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Budget maintains a healthy weight

Extra funds for mental health and regional hospitals balanced other budget cuts.

We were chilled by the prospect of a radical weight-loss austerity budget, but it did not occur in health.

While liposuction was applied to several programs – hearing services and general practice-based psychiatric support sessions, for example – serious surgical enhancements (several billion dollars) for mental health and rural hospitals and community health facilities more than balanced these losses.

The emphasis in the budget on rural and regional development will carry implications for health as more health care facilities will be needed to support this growth.

The recent round of funding for capital development of rural and regional health settings through the Health and Hospitals Fund will assist in providing infrastructure.

But staffing remains a major problem and this is not easily solved with money alone.

Threatened cuts of hundred of hundreds of millions of dollars from medical research were leaked weeks ahead of the budget, possibly as distracters, leading to a flurry of outrage from research workers.

Straw man or real, the cuts did not happen and research laboratories around the nation are celebrating.

The mental health enhancement of $2.2 billion spread over five years is remarkable in several respects.

First, it is a lot of money for a traditionally underfunded area that has been the cause of massive criticism of governments, state and federal, over decades.

Second, it takes seriously the context of people with mental illness who often struggle with social deprivation, poor housing and limited employment opportunities by funding social support as well as medical services.

Third, the new National Mental Health Commission is to be located in the office of the prime minister, recognising the importance of cross-portfolio action to improve the lot of those with mental illness. We are learning.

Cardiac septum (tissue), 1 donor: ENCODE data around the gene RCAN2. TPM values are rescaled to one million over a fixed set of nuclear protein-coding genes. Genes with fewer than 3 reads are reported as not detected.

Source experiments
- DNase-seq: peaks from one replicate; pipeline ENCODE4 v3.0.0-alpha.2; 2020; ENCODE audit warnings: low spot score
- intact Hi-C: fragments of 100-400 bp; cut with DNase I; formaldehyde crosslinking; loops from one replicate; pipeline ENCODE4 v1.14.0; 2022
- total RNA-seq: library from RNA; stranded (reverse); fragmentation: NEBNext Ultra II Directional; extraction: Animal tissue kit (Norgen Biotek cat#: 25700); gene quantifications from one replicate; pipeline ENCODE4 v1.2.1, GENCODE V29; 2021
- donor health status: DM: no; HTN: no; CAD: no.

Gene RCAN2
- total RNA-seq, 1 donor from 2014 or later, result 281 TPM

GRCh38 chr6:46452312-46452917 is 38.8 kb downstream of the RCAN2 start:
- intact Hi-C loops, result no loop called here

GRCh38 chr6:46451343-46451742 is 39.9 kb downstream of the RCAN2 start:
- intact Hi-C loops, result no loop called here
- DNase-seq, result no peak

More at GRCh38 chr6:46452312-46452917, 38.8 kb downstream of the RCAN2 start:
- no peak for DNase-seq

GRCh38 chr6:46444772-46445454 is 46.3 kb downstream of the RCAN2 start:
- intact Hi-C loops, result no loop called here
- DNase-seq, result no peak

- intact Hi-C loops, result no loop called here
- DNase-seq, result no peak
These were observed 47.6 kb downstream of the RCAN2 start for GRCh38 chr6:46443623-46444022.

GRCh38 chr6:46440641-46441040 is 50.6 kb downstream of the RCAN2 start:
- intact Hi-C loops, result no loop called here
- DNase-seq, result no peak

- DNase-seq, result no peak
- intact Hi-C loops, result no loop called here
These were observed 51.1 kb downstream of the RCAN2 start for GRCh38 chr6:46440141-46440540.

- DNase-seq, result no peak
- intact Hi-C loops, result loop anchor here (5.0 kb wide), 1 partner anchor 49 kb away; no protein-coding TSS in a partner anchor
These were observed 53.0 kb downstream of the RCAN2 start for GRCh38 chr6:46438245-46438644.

A similar cross-portfolio arrangement is proposed for the Indigenous “Close the Gap” program running at about $100 million a year for five years.

Teeth get a dusting in this budget with money for an advisory council and dental internships. But don’t expect many eruptions soon.

Consideration of dental care schemes was part of the health reform agenda three years ago but when the billion dollar costs were calculated, political enthusiasm waned and we are back to the point where the federal government payments for dental care are nearly all laundered through private health insurance subsidy.

At least it seems that the payment for dental services to people with chronic illnesses has not been cut. Nor have pharmaceutical subsidies, although changes to subsidies for older drugs may be buried in fine print.

Like surveying what’s left in a department store after a Boxing Day sale, there remains an untidy pile of little surprises in the budget, both pleasant and nasty, that will slowly come to light.

But this is a budget that has done health quite well, especially mental health, given the commitment to austerity. Weight is steady.

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